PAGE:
A series of fossils were discovered in the late 17th century that appeared unlike any living species. As a result, the scientific community embarked on a voyage of creative rationalization, seeking to understand what had happened to these species within a framework that did not account for total extinction. In October 1686,

Sir Thomas Molyneux published an account of enormous antlers found in Ireland that did not belong to any extant taxa in that area.[88][91] Molyneux reasoned that they came from the North American moose and that the animal had once been common on the British Isles.[88][91] Rather than suggest that this indicated the possibility of species going extinct, he argued that although organisms could become locally extinct, they could never be entirely lost and would continue to exist in some unknown region of the globe.[91] The antlers were later confirmed to be from the extinct deer Megaloceros.[88] Hooke and Molyneux's line of thinking was difficult to disprove. When parts of the world had not been thoroughly examined and charted, scientists could not rule out that animals found only in the fossil record were not simply "hiding" in unexplored regions of the Earth.[92]

French Institute,[85][89] though he would spend most of his career trying to convince the wider scientific community of his theory.[93] Cuvier was a well-regarded geologist, lauded for his ability to reconstruct the anatomy of an unknown species from a few fragments of bone.[85] His primary evidence for extinction came from mammoth skulls found in the Paris basin.[85] Cuvier recognized them as distinct from any known living species of elephant, and argued that it was highly unlikely such an enormous animal would go undiscovered.[85] In 1812, Cuvier, along with Alexandre Brongniart and Geoffroy Saint-Hilaire, mapped the strata of the Paris basin.[87] They saw alternating saltwater and freshwater deposits, as well as patterns of the appearance and disappearance of fossils throughout the record.[88][93] From these patterns, Cuvier inferred historic cycles of catastrophic flooding, extinction, and repopulation of the earth with new species.[88][93]

Cuvier's fossil evidence showed that very different life forms existed in the past than those that exist today, a fact that was accepted by most scientists.[86] The primary debate focused on whether this turnover caused by extinction was gradual or abrupt in nature.[93] Cuvier understood extinction to be the result of cataclysmic events that wipe out huge numbers of species, as opposed to the gradual decline of a species over time.[94] His catastrophic view of the nature of extinction garnered him many opponents in the newly emerging school of uniformitarianism.[94]

Jean-Baptiste Lamarck, a gradualist and colleague of Cuvier, saw the fossils of different life forms as evidence of the mutable character of species.[93] While Lamarck did not deny the possibility of extinction, he believed that it was exceptional and rare and that most of the change in species over time was due to gradual change.[93] Unlike Cuvier, Lamarck was skeptical that catastrophic events of a scale large enough to cause total extinction were possible. In his geological history of the earth titled Hydrogeologie, Lamarck instead argued that the surface of the earth was shaped by gradual erosion and deposition by water, and that species changed over time in response to the changing environment.[93][95]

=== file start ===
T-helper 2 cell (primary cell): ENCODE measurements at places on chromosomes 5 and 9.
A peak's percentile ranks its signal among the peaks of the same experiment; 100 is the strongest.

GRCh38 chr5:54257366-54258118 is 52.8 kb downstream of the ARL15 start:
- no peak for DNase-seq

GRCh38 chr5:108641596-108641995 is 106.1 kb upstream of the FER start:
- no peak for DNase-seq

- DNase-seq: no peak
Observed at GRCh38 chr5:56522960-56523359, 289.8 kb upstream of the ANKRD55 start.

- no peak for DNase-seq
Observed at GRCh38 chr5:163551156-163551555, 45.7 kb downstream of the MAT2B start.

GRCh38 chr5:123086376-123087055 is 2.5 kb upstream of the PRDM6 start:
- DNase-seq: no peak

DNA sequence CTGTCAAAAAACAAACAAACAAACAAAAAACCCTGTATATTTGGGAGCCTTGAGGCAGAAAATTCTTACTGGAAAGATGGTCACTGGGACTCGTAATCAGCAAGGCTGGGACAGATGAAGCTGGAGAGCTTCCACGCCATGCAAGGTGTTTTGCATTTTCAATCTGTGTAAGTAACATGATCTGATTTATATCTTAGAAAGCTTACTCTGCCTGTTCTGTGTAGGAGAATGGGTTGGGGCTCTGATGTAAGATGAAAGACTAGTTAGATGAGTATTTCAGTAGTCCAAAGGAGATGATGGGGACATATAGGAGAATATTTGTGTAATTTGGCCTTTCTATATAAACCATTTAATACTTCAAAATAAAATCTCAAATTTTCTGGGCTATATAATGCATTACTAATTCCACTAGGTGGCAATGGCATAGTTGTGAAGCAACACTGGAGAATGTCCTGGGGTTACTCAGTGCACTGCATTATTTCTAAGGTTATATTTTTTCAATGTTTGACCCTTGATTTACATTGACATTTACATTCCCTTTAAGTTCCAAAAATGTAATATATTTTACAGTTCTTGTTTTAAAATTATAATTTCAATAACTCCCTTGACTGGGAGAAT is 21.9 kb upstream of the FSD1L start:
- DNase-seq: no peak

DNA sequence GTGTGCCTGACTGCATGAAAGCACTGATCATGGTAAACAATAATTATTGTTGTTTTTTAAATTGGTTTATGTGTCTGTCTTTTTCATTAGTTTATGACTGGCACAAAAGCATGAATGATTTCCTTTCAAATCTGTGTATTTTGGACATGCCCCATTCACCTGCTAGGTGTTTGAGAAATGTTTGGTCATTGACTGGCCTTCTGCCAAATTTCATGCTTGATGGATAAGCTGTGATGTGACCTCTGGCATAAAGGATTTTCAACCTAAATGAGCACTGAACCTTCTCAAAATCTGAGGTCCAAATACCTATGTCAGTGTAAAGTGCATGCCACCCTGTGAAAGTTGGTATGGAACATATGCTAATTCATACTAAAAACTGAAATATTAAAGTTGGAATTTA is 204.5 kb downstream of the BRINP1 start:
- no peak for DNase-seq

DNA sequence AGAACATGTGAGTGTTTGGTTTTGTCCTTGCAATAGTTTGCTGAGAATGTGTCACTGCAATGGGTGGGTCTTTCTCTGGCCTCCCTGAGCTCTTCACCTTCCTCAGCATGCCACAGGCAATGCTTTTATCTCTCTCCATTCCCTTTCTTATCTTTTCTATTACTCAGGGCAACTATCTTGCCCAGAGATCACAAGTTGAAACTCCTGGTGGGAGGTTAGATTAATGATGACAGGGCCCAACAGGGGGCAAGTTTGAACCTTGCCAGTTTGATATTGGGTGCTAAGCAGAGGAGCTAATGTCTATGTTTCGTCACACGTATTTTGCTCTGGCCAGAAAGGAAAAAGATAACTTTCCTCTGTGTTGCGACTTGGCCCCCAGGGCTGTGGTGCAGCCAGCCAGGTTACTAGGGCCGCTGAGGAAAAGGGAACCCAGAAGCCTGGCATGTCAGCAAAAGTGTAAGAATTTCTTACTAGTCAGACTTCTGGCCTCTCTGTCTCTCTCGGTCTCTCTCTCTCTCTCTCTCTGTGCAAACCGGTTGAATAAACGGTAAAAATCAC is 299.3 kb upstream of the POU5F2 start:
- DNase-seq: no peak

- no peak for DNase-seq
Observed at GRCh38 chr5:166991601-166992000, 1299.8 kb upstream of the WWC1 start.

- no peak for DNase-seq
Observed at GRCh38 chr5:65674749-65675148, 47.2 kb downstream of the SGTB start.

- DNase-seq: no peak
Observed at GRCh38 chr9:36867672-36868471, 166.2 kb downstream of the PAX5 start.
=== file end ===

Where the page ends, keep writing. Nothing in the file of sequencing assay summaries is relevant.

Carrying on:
mass extinctions, believing that any extinction must be a gradual process.[85][89] Lyell also showed that Cuvier's original interpretation of the Parisian strata was incorrect. Instead of the catastrophic floods inferred by Cuvier, Lyell demonstrated that patterns of saltwater and freshwater deposits, like those seen in the Paris basin, could be formed by a slow rise and fall of sea levels.[88]

The concept of extinction was integral to Charles Darwin's On the Origin of Species, with less fit lineages disappearing over time. For Darwin, extinction was a constant side effect of competition.[96] Because of the wide reach of On the Origin of Species, it was widely accepted that extinction occurred gradually and evenly (a concept now referred to as background extinction).[89] It was not until 1982, when David Raup and Jack Sepkoski published their seminal paper on mass extinctions, that Cuvier was vindicated and catastrophic extinction was accepted as an important mechanism[citation needed]. The current understanding of extinction is a synthesis of the cataclysmic extinction events proposed by Cuvier, and the background extinction events proposed by Lyell and Darwin.

Human attitudes and interests

A great hammerhead caught by a sport fisherman. Human exploitation now threatens the survival of this species. Overfishing is the primary driver of shark population declines, which have fallen over 71% since 1970.[97][98]

Extinction is an important research topic in the field of

Worldwide Fund for Nature, have been created with the goal of preserving species from extinction. Governments have attempted, through enacting laws, to avoid habitat destruction, agricultural over-harvesting, and pollution. While many human-caused extinctions have been accidental, humans have also engaged in the deliberate destruction of some species, such as dangerous viruses, and the total destruction of other problematic species has been suggested. Other species were deliberately driven to extinction, or nearly so, due to poaching or because they were "undesirable", or to push for other human agendas. One example was the near extinction of the American bison, which was nearly wiped out by mass hunts sanctioned by the United States government, to force the removal of Native Americans, many of whom relied on the bison for food.[99]